There is no doubt that bettering the livelihood of local communities plays a key role in resolving a conflict that is as much about economic marginalization as it is about ethnicity. Yet, recent “development” as it takes place in Karen areas at the Thai border is remarkably similar to the experience of Kachin State bordering China. With improved security since the 2012 ceasefire, investors have poured into Kayin State to exploit its mineral resources, including wolfram, antimony, and gold. Its border location has also made it an attractive site for the construction of large infrastructure projects, such as hydropower dams and highways. While in theory, this could stimulate local employment and create revenue for much needed health and education provision, local communities rather experience land confiscations and rampant environmental degradation.
This is not only detrimental to actual socio-economic development but also endangers the very ceasefire and peace process itself, as evidenced by renewed conflict escalation in Kachin state in 2011. While many factors affected the break-down of the 17-year long ceasefire between the Tatmadaw and the Kachin Independence Organization, grievances about years of economic exploitation were a prime contributor. Shortly before fighting broke out, the rebel organization even warned the Chinese president in an open letter that the construction of a mega-dam at the Myistone river confluence could spark civil war. Fighting since then has largely concentrated around controversial sites of economic interests in the area, including several dam construction sites, the infamous jade mines in Hpa’kant, and the Shwe oil and gas pipelines.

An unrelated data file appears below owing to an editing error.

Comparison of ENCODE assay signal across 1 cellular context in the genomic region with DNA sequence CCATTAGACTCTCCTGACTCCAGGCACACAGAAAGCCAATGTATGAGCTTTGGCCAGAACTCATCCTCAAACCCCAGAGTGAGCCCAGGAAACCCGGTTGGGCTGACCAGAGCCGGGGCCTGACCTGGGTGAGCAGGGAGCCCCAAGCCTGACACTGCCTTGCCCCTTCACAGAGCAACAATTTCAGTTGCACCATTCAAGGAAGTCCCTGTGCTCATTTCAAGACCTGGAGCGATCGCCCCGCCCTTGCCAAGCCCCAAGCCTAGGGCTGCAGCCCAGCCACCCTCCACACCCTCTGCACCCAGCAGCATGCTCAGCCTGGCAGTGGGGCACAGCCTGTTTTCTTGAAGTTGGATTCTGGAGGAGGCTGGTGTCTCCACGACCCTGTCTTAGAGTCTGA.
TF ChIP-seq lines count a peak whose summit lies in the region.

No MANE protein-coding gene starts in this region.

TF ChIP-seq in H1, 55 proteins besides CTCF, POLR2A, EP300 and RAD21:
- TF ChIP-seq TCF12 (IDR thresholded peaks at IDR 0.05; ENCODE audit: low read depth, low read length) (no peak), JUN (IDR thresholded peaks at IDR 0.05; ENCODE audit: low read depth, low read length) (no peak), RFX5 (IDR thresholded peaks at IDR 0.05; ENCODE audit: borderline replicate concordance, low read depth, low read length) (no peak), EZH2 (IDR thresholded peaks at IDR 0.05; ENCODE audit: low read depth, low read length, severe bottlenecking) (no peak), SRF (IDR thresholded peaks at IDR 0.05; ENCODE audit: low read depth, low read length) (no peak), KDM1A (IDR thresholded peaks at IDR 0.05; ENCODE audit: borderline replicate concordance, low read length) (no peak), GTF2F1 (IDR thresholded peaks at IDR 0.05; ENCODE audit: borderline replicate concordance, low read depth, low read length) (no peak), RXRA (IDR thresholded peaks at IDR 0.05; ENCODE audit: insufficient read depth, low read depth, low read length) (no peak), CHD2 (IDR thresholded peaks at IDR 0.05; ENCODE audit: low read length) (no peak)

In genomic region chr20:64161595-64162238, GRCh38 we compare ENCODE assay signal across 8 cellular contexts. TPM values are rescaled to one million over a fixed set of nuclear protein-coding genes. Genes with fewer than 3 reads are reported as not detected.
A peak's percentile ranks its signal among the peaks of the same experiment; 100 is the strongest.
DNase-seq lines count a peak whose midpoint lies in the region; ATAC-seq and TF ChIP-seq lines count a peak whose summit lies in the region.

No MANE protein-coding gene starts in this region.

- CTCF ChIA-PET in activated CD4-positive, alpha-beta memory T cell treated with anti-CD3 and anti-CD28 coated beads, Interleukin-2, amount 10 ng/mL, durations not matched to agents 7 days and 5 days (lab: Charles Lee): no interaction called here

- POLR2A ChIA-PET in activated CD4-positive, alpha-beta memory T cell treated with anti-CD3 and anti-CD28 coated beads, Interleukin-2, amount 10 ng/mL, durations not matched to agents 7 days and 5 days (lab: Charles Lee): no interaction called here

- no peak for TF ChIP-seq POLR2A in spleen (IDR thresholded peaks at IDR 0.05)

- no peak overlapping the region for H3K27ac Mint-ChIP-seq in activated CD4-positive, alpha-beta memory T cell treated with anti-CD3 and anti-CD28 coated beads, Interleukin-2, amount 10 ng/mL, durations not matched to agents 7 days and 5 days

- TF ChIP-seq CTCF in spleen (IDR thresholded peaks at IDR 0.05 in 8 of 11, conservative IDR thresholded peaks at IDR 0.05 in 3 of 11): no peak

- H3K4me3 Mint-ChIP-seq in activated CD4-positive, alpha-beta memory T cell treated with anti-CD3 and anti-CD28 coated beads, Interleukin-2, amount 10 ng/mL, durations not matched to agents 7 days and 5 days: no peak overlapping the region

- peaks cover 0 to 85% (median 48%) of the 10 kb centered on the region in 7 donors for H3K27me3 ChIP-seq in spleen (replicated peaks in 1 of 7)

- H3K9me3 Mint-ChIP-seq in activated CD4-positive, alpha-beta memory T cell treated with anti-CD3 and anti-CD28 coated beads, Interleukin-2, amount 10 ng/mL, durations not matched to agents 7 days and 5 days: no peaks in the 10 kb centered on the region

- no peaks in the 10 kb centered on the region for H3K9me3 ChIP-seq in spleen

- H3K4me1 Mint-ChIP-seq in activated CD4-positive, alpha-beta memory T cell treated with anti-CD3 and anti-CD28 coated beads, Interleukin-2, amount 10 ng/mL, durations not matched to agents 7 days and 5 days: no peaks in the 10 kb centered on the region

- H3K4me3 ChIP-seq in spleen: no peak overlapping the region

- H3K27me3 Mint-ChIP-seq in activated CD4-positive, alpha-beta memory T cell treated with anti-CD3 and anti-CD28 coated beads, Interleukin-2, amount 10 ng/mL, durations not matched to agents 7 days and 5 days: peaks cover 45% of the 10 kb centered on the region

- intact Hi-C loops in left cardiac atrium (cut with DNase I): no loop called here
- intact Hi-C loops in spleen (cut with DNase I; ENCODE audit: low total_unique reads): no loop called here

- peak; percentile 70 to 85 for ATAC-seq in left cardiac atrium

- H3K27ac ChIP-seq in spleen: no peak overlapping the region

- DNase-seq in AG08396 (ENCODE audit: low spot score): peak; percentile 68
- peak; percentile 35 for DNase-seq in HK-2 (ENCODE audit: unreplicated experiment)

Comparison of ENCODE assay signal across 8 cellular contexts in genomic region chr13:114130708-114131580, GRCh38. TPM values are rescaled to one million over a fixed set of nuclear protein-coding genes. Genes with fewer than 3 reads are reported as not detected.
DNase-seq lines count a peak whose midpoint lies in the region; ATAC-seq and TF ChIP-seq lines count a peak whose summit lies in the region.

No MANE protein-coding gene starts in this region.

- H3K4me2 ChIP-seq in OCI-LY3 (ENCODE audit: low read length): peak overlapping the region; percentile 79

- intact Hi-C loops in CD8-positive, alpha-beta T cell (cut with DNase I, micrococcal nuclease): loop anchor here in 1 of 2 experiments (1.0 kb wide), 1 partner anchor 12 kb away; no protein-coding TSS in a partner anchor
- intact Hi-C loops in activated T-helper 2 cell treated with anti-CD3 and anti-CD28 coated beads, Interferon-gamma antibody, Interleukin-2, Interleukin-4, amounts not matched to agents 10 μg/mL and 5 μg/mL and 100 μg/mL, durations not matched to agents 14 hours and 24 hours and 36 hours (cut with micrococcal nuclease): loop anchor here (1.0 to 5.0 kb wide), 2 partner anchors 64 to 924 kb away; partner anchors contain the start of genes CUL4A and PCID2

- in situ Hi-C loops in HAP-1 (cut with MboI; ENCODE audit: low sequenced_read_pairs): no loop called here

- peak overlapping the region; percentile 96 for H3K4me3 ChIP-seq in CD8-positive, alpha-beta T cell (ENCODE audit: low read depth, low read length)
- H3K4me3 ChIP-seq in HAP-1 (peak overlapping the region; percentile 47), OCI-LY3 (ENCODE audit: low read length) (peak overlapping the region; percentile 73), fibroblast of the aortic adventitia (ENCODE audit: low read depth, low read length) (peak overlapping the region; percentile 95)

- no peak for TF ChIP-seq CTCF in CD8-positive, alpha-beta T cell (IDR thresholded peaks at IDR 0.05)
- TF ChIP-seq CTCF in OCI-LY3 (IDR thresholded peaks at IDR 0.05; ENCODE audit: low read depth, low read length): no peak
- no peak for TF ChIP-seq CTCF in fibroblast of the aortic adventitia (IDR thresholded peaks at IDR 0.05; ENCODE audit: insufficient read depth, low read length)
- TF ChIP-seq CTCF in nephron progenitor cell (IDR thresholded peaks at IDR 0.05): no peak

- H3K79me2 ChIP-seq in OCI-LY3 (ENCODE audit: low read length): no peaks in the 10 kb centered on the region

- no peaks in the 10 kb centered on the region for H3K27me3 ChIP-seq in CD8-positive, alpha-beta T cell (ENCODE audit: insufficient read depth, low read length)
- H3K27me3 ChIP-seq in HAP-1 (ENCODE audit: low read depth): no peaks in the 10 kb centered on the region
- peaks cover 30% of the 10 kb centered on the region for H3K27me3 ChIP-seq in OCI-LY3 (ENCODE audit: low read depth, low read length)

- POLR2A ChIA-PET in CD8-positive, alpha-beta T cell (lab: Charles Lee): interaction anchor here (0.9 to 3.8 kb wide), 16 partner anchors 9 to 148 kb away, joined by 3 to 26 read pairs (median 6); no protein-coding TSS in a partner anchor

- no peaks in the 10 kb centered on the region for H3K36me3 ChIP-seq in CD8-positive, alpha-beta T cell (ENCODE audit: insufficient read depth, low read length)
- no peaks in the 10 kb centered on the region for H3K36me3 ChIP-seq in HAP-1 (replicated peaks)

The economic counterinsurgency strategy with which the Tatmadaw sought to corrupt KIO leaders into cooperation has, thus, not worked out as planned. While ceasefire economics have provided incentives for individual rebel leaders to cease armed resistance for many years, it also added to internal contestation within the KIO. Struggle for leadership has haunted the organization and a younger generation who is much less willing to compromise finally started to remobilize the organization’s armed wing in anticipation of war since 2008. Similarly, factional tensions have surfaced within the KNU since they entered into a ceasefire. An internal opposition has continuously expressed dissatisfaction over the cooperative stance of the movement’s new top leadership. Observers have already warned of a possible split within the KNU and a balkanisation of Kayin State.
While economic counterinsurgency has served Naypyidaw in its attempt to divide and rule insurgency movements by buying off individual leaders for many years, it should ask itself whether this is actually in its own interest. If it is sincere about peace— and not just temporary stabilization—it should rather seek for negotiation partners who enjoy the full support of their movements. Only then will commitments be implemented. To achieve this, it will need to change its strategy away from only talking business towards a genuine discussion of politics. The government should, hence, warmly welcome the recent offer of ethnic armed groups to sign a nationwide ceasefire agreement in the upcoming negotiations next month if this will be accompanied by political dialogue.